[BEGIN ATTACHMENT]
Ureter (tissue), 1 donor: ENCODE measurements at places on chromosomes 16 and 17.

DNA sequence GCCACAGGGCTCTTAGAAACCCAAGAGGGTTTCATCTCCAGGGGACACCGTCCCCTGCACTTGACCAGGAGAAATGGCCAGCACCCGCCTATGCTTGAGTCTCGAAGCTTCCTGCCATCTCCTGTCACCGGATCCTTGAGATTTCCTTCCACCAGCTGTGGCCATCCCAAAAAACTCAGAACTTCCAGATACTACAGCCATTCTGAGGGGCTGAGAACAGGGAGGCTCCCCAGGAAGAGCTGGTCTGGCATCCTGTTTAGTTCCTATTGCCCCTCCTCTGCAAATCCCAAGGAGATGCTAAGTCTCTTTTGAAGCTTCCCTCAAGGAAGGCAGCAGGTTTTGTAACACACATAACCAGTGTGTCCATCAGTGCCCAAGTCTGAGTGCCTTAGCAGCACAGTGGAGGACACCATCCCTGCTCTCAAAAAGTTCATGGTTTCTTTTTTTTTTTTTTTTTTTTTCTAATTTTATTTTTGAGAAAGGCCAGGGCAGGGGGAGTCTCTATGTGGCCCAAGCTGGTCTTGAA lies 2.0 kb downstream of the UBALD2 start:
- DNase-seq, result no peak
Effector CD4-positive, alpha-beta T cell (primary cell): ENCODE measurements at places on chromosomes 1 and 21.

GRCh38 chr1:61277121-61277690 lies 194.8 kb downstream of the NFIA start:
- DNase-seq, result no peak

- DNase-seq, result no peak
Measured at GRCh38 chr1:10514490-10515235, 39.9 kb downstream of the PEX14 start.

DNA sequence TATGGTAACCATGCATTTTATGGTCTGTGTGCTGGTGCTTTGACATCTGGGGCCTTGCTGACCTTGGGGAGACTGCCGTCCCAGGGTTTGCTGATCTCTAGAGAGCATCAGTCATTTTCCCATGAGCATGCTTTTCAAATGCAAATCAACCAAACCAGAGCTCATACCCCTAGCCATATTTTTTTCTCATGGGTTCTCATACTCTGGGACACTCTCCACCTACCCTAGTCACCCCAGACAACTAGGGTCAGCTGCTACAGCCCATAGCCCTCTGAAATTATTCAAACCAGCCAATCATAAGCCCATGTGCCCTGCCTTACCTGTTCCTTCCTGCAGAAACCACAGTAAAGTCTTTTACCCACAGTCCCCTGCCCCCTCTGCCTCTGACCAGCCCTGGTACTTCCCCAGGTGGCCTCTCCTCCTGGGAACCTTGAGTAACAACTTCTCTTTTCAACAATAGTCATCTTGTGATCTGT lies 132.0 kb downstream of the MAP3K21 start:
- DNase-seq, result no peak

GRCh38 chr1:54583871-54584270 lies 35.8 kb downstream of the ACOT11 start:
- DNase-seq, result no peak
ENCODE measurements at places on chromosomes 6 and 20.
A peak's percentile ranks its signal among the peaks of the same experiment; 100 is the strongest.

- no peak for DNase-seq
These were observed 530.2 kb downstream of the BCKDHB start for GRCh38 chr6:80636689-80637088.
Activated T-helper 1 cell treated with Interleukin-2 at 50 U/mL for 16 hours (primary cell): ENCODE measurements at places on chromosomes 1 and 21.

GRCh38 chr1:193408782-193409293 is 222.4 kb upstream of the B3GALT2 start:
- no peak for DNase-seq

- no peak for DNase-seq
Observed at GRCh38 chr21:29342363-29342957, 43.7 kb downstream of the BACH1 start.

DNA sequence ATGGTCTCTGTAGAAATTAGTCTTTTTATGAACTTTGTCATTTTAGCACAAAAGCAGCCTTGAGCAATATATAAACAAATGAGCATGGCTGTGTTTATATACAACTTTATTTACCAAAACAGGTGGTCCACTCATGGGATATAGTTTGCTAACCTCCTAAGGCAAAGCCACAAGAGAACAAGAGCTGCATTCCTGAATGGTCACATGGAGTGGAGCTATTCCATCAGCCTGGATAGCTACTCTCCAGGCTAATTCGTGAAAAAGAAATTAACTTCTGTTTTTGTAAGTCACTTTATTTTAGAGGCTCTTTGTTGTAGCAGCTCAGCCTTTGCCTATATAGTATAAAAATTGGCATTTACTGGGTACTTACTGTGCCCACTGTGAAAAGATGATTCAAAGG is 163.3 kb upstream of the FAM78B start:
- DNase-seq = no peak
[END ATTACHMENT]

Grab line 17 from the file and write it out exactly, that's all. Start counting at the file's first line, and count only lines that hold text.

Activated T-helper 1 cell treated with Interleukin-2 at 50 U/mL for 16 hours (primary cell): ENCODE measurements at places on chromosomes 1 and 21.